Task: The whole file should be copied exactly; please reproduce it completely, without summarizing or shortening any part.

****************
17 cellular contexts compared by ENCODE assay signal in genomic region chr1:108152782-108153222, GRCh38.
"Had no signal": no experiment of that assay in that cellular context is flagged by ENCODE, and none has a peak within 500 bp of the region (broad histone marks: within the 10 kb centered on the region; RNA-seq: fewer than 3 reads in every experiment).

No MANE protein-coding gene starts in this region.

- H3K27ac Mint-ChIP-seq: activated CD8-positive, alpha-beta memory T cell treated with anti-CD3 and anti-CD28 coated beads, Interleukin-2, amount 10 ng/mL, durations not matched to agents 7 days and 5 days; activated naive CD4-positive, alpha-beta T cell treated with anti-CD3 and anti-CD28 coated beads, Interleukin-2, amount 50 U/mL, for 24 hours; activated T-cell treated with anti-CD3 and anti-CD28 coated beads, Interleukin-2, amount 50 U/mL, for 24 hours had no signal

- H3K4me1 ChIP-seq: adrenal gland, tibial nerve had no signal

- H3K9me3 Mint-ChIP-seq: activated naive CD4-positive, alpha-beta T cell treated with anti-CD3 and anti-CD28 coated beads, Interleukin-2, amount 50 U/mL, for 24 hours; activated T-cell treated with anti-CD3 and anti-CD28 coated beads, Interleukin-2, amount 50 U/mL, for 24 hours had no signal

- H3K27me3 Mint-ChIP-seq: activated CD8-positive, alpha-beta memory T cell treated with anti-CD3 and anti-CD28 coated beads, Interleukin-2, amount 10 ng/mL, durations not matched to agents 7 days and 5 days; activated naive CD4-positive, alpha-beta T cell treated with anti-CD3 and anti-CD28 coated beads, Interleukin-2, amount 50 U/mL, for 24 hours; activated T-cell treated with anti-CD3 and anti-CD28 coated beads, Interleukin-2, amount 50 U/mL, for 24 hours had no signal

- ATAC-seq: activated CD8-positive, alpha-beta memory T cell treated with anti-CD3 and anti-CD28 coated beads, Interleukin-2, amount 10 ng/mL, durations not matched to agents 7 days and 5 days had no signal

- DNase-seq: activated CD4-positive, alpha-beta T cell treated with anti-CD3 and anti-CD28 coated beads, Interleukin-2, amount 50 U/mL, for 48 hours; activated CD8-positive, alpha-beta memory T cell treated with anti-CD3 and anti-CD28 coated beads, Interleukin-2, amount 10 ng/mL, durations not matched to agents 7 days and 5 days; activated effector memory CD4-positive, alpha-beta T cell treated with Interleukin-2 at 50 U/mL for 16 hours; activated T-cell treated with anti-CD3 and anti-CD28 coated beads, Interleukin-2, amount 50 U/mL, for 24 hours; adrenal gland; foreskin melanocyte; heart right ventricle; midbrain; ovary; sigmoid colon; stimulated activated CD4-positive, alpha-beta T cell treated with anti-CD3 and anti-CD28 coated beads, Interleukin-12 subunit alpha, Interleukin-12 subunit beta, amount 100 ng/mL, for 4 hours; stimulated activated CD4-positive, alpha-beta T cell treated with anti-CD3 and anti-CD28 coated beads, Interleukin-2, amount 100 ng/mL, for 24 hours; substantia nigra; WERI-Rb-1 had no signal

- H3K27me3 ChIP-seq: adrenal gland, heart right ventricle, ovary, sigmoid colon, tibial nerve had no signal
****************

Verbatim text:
17 cellular contexts compared by ENCODE assay signal in genomic region chr1:108152782-108153222, GRCh38.
"Had no signal": no experiment of that assay in that cellular context is flagged by ENCODE, and none has a peak within 500 bp of the region (broad histone marks: within the 10 kb centered on the region; RNA-seq: fewer than 3 reads in every experiment).

No MANE protein-coding gene starts in this region.

- H3K27ac Mint-ChIP-seq: activated CD8-positive, alpha-beta memory T cell treated with anti-CD3 and anti-CD28 coated beads, Interleukin-2, amount 10 ng/mL, durations not matched to agents 7 days and 5 days; activated naive CD4-positive, alpha-beta T cell treated with anti-CD3 and anti-CD28 coated beads, Interleukin-2, amount 50 U/mL, for 24 hours; activated T-cell treated with anti-CD3 and anti-CD28 coated beads, Interleukin-2, amount 50 U/mL, for 24 hours had no signal

- H3K4me1 ChIP-seq: adrenal gland, tibial nerve had no signal

- H3K9me3 Mint-ChIP-seq: activated naive CD4-positive, alpha-beta T cell treated with anti-CD3 and anti-CD28 coated beads, Interleukin-2, amount 50 U/mL, for 24 hours; activated T-cell treated with anti-CD3 and anti-CD28 coated beads, Interleukin-2, amount 50 U/mL, for 24 hours had no signal

- H3K27me3 Mint-ChIP-seq: activated CD8-positive, alpha-beta memory T cell treated with anti-CD3 and anti-CD28 coated beads, Interleukin-2, amount 10 ng/mL, durations not matched to agents 7 days and 5 days; activated naive CD4-positive, alpha-beta T cell treated with anti-CD3 and anti-CD28 coated beads, Interleukin-2, amount 50 U/mL, for 24 hours; activated T-cell treated with anti-CD3 and anti-CD28 coated beads, Interleukin-2, amount 50 U/mL, for 24 hours had no signal

- ATAC-seq: activated CD8-positive, alpha-beta memory T cell treated with anti-CD3 and anti-CD28 coated beads, Interleukin-2, amount 10 ng/mL, durations not matched to agents 7 days and 5 days had no signal

- DNase-seq: activated CD4-positive, alpha-beta T cell treated with anti-CD3 and anti-CD28 coated beads, Interleukin-2, amount 50 U/mL, for 48 hours; activated CD8-positive, alpha-beta memory T cell treated with anti-CD3 and anti-CD28 coated beads, Interleukin-2, amount 10 ng/mL, durations not matched to agents 7 days and 5 days; activated effector memory CD4-positive, alpha-beta T cell treated with Interleukin-2 at 50 U/mL for 16 hours; activated T-cell treated with anti-CD3 and anti-CD28 coated beads, Interleukin-2, amount 50 U/mL, for 24 hours; adrenal gland; foreskin melanocyte; heart right ventricle; midbrain; ovary; sigmoid colon; stimulated activated CD4-positive, alpha-beta T cell treated with anti-CD3 and anti-CD28 coated beads, Interleukin-12 subunit alpha, Interleukin-12 subunit beta, amount 100 ng/mL, for 4 hours; stimulated activated CD4-positive, alpha-beta T cell treated with anti-CD3 and anti-CD28 coated beads, Interleukin-2, amount 100 ng/mL, for 24 hours; substantia nigra; WERI-Rb-1 had no signal

- H3K27me3 ChIP-seq: adrenal gland, heart right ventricle, ovary, sigmoid colon, tibial nerve had no signal